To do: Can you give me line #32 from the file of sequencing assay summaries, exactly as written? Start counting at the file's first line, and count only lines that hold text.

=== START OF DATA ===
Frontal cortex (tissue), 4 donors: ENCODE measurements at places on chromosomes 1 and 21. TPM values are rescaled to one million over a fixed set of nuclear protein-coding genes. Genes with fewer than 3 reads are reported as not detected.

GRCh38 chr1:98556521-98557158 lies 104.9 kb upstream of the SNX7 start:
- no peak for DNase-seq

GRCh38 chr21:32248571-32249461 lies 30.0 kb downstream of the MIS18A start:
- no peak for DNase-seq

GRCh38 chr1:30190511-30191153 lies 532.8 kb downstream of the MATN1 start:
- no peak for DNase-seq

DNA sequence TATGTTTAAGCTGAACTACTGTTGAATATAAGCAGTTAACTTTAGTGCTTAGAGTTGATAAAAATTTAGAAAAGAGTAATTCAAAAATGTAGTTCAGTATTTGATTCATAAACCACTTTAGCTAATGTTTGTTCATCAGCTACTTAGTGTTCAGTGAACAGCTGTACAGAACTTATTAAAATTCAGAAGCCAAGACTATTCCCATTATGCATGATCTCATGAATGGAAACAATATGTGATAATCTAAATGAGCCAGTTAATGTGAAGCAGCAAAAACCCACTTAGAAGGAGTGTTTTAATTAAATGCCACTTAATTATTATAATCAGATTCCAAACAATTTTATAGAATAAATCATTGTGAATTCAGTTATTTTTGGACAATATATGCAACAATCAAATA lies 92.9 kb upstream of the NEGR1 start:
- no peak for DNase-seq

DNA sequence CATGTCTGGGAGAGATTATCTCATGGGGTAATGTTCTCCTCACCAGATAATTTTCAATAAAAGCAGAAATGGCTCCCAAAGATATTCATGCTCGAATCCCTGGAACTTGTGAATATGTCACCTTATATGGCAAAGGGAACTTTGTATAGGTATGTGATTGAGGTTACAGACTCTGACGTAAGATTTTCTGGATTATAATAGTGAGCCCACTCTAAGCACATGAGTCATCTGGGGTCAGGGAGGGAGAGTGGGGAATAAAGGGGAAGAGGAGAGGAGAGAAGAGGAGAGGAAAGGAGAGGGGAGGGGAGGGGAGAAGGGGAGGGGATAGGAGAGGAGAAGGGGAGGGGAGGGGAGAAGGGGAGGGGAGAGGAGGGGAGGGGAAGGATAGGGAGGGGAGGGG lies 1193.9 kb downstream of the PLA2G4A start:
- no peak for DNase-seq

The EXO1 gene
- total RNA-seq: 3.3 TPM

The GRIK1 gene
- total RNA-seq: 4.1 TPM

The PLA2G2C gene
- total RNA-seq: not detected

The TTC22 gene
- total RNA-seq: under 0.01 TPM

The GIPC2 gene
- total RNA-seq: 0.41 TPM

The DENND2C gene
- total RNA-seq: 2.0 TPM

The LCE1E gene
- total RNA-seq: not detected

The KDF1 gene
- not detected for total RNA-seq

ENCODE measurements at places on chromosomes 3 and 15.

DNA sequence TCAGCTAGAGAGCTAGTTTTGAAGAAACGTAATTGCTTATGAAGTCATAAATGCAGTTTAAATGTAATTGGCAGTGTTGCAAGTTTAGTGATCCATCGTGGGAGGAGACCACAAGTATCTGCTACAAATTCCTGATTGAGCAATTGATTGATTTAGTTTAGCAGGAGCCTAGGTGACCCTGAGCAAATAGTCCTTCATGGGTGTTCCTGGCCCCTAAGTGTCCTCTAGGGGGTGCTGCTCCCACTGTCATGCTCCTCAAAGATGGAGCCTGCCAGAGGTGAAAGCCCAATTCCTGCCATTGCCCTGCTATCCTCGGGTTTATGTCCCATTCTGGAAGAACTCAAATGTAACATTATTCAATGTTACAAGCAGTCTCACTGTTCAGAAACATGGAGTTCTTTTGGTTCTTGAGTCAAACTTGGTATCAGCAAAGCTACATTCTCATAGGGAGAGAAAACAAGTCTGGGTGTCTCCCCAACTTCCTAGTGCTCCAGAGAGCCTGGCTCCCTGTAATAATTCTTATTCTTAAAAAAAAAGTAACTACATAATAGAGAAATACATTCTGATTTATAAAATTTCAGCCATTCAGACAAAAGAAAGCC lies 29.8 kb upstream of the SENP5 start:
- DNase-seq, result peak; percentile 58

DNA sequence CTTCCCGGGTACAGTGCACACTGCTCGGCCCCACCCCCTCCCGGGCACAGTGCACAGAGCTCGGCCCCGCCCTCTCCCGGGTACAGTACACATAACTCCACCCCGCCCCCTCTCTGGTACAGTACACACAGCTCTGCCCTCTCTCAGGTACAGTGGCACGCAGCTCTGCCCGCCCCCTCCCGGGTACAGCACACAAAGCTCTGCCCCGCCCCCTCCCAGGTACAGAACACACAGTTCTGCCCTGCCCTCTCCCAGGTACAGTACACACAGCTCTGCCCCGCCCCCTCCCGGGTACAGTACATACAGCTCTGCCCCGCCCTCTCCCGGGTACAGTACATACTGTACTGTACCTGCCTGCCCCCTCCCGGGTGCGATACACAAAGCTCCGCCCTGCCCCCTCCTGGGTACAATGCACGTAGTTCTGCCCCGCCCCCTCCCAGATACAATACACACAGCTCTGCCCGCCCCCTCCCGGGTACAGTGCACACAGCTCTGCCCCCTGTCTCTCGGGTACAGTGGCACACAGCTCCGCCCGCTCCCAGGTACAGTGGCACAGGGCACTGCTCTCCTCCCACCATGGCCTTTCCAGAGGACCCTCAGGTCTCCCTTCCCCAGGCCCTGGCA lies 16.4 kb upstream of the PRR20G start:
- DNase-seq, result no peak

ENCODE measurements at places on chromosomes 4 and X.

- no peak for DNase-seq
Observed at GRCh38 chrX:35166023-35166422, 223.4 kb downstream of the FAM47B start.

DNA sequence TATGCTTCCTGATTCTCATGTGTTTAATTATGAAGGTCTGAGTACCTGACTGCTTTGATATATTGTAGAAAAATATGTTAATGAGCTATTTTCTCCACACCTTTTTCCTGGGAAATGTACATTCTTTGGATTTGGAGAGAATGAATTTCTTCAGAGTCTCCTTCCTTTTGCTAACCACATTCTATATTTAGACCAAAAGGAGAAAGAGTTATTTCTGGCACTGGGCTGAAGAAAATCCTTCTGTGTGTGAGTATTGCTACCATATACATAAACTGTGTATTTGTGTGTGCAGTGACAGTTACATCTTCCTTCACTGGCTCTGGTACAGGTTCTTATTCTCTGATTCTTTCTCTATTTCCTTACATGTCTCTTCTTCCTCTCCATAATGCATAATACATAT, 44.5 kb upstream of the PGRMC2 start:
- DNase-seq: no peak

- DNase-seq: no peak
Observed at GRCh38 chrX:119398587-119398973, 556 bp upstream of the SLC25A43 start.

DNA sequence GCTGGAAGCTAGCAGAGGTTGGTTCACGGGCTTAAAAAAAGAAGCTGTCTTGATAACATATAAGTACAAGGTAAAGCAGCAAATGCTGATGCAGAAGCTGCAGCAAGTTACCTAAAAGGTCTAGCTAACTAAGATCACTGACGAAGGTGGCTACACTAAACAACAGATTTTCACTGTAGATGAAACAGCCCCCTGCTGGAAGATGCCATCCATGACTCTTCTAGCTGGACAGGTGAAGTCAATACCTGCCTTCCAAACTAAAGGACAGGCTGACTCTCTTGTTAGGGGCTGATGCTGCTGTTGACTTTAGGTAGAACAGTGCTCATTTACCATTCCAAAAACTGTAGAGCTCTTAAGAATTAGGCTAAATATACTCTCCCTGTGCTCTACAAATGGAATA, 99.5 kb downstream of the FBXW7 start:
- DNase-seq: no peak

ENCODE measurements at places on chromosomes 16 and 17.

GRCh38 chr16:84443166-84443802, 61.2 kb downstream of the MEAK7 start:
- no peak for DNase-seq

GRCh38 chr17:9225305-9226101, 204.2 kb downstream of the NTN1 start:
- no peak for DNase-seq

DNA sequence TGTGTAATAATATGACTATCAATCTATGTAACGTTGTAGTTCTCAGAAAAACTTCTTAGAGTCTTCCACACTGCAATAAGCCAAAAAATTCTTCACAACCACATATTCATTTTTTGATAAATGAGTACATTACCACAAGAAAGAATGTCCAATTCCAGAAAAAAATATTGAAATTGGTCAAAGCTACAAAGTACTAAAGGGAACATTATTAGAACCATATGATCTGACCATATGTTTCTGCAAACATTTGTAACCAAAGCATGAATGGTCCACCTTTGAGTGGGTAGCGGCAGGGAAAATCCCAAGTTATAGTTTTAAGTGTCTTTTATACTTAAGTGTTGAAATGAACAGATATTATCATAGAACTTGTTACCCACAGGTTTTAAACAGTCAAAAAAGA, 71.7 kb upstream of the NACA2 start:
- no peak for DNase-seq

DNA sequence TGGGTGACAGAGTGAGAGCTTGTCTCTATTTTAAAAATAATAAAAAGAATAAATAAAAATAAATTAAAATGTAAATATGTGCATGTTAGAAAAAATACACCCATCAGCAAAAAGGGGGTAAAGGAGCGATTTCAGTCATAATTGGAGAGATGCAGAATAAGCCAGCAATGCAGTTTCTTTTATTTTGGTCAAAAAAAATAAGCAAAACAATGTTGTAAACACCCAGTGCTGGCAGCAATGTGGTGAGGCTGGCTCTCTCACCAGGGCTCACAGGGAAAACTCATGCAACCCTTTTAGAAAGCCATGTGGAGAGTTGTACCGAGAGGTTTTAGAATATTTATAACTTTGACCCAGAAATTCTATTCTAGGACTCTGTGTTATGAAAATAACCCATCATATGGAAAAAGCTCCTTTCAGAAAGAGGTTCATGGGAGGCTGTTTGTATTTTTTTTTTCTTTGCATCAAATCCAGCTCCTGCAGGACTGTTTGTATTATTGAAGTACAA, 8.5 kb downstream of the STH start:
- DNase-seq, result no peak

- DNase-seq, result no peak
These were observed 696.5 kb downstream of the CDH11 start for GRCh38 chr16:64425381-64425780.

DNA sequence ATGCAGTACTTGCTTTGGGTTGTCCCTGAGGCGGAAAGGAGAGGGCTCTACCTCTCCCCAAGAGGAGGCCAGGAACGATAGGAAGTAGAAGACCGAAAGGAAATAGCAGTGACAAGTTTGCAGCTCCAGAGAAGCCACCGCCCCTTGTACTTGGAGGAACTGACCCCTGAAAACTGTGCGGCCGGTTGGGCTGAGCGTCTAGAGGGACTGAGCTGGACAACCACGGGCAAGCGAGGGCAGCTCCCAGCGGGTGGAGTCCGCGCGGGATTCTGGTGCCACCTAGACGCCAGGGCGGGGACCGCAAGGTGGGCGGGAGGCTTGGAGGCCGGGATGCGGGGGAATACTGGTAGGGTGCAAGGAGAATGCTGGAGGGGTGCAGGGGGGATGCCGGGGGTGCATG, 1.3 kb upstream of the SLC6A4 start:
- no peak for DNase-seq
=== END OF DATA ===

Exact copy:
- DNase-seq, result no peak